First, the solution: Make sure the images are rotated to the correct direction BEFORE uploading to WordPress. ?
Now, the problem: You just uploaded an awesome picture to your WordPress blog on your computer. But wait! The image is rotated wrong! But you’re not worried because you know the WordPress Image Editor allows for image rotation. A couple clicks later, your image is rotated and your back to blogging.
Days go by and you decide to check out your post on a mobile device. What is this you see? The image is rotated incorrectly still? But on the computer, all was well! Why is this happening?? ?
Introducing EXIF Data
This is where it gets a little nerdy… EXIF stands for Exchangeable Image File Format.
Basically what EXIF data does is store information about the photograph so that the photographer doesn’t have to keep track of it with a pen and paper (thank you technology!).
Here are some of the things stored in an image’s EXIF data:
- ISO speed
- Shutter Speed
- White Balance
- Camera Model and Make
- Date and Time
- Lens Type
- Focal Length
- Image Orientation
- Much More
It’s actually pretty amazing that all of this is secretly stored behind the scenes in your images.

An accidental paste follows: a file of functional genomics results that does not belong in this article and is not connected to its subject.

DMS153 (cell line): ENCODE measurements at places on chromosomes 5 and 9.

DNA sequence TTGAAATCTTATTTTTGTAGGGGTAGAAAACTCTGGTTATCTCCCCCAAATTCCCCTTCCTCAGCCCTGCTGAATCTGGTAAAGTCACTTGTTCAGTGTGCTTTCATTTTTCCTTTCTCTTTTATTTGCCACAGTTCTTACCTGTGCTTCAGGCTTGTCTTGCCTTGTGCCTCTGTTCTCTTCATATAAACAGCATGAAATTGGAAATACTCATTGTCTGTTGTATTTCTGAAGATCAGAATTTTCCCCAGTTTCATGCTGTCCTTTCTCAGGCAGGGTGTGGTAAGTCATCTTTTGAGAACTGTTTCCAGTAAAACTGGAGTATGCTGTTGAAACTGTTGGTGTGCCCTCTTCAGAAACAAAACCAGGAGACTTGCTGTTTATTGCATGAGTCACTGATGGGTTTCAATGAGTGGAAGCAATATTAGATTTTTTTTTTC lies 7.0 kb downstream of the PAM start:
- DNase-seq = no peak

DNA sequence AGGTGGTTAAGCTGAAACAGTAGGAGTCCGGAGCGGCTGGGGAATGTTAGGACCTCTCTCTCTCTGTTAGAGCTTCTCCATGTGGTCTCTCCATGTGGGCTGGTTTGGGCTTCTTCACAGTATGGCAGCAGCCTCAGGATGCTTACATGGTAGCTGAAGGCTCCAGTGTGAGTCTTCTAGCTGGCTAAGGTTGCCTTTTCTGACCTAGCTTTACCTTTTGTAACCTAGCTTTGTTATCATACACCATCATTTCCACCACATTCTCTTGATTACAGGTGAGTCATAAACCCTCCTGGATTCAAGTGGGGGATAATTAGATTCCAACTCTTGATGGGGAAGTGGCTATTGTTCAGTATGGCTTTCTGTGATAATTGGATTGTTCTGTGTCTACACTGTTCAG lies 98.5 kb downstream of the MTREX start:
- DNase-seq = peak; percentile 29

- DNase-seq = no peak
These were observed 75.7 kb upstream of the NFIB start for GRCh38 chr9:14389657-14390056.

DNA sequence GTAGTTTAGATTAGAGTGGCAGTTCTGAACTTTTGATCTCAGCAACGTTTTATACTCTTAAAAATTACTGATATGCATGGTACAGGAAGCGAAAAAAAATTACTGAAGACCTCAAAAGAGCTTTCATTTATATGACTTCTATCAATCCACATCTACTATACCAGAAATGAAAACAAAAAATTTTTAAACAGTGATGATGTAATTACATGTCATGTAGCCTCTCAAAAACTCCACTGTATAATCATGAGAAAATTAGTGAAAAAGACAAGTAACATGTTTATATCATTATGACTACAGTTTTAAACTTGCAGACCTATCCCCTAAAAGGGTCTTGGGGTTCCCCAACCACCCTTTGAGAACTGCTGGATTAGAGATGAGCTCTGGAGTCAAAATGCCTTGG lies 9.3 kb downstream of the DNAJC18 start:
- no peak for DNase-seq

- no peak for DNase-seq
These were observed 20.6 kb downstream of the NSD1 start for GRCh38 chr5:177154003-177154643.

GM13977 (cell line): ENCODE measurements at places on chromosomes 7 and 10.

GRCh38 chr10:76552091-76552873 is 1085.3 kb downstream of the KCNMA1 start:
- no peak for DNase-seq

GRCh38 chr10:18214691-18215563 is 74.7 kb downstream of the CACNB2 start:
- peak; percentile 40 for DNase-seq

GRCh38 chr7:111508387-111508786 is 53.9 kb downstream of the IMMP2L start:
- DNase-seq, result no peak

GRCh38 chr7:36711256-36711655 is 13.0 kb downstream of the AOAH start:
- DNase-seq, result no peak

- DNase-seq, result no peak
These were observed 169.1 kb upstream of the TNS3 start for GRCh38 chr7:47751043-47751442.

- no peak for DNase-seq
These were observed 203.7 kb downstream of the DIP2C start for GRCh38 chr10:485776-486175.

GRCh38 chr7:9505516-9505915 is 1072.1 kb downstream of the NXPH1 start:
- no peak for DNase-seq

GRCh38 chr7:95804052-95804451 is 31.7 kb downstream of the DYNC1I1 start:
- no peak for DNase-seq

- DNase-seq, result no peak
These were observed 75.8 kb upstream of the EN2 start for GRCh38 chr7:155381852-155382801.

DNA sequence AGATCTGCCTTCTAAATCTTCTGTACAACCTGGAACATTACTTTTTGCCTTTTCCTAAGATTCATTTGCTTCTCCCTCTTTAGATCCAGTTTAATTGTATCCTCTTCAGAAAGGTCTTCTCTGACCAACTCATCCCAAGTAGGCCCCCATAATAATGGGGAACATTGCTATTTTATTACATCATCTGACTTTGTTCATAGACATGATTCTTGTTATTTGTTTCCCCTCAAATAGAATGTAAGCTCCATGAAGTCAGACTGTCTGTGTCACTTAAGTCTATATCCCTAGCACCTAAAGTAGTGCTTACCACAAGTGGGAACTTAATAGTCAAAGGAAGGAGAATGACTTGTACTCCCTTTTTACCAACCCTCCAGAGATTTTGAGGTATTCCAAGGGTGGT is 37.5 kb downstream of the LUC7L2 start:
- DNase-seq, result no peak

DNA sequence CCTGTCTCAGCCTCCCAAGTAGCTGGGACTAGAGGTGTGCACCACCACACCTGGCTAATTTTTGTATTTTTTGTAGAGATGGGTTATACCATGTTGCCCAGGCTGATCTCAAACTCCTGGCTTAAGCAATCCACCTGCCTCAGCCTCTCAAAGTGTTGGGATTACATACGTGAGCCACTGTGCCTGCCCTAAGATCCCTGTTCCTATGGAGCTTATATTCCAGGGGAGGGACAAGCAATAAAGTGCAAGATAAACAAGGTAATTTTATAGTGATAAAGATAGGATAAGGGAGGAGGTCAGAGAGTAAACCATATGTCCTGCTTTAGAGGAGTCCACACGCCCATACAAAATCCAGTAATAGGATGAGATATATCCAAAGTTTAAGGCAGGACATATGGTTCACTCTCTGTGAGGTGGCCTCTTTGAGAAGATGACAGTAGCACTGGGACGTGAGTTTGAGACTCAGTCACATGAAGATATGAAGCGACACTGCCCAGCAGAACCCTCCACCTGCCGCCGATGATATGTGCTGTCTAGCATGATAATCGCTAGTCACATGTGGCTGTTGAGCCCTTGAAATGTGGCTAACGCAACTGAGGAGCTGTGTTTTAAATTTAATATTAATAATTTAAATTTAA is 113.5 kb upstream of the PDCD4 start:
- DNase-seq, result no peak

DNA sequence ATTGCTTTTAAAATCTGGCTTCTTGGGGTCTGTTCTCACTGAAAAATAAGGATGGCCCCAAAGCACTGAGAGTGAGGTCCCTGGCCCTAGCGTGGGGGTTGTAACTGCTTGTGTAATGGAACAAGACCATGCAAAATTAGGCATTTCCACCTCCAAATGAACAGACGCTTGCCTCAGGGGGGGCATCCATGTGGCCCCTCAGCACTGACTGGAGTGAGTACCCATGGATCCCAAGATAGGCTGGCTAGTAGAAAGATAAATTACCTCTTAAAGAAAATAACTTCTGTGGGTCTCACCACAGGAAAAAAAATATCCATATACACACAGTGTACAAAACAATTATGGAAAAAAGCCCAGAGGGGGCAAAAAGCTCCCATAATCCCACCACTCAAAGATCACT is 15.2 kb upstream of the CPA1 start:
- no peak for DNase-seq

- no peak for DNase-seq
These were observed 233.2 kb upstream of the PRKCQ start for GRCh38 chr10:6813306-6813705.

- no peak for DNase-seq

EXIF data allows for your devices (whether it be a computer or phone) to make do pretty intelligent when it comes to auto-fixing colors and brightness, or sorting by date or even camera type.
Why is my image rotated after I fixed the orientation in WordPress?
Well the probable answer is that the image you’re using was taken on a camera (or phone) that supports image orientation in the EXIF data. When the image was taken, the EXIF data recorded that the image should be oriented a certain direction.
When the rotated image was uploaded to WordPress, you probably used the WordPress image editor to fix the orientation. This makes the image look great on the computer! Unfortunately the WordPress editor doesn’t have the ability to change the EXIF data.
Since the EXIF data still says the image should be rotated, the computer will likely show the image correctly, but phones are EXIF lovers, and since the EXIF data still says to orient the image accordingly… you get a rotated picture on mobile. ?
Solving the Rotated Mobile Image Issue
The moral of the story is this: The WordPress image editor does a lot of good things, but rotation isn’t necessarily one of them (yet). For now, rotate the image BEFORE uploading to WordPress. This should solve most of the problems related to rotated images on mobile, but not on the computer.